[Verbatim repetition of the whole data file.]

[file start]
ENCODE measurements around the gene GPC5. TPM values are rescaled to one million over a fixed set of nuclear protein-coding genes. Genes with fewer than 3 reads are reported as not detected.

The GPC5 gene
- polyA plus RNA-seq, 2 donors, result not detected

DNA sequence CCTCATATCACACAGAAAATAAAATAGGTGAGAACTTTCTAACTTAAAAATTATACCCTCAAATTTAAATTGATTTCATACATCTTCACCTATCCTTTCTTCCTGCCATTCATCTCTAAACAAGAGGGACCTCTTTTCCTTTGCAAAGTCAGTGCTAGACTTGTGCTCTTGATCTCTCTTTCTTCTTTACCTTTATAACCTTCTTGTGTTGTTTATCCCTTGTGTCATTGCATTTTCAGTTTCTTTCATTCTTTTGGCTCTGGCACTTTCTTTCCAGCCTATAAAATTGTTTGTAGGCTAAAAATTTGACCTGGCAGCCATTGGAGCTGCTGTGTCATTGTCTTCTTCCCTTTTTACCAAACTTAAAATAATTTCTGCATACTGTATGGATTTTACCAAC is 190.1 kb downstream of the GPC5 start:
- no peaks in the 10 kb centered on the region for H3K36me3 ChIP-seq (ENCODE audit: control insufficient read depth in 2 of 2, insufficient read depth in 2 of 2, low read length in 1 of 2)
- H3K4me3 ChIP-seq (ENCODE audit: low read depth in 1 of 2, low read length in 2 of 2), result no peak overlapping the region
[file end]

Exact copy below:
ENCODE measurements around the gene GPC5. TPM values are rescaled to one million over a fixed set of nuclear protein-coding genes. Genes with fewer than 3 reads are reported as not detected.

The GPC5 gene
- polyA plus RNA-seq, 2 donors, result not detected

DNA sequence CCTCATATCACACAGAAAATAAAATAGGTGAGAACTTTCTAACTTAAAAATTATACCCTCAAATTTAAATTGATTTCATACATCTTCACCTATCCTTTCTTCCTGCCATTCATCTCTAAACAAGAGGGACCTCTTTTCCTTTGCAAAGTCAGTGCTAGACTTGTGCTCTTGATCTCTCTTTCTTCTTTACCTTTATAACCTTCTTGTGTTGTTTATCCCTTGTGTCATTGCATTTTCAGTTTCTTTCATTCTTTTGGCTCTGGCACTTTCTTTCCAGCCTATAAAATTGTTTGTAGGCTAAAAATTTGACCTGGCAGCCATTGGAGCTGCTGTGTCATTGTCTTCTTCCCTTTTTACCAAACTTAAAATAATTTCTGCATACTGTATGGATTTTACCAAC is 190.1 kb downstream of the GPC5 start:
- no peaks in the 10 kb centered on the region for H3K36me3 ChIP-seq (ENCODE audit: control insufficient read depth in 2 of 2, insufficient read depth in 2 of 2, low read length in 1 of 2)
- H3K4me3 ChIP-seq (ENCODE audit: low read depth in 1 of 2, low read length in 2 of 2), result no peak overlapping the region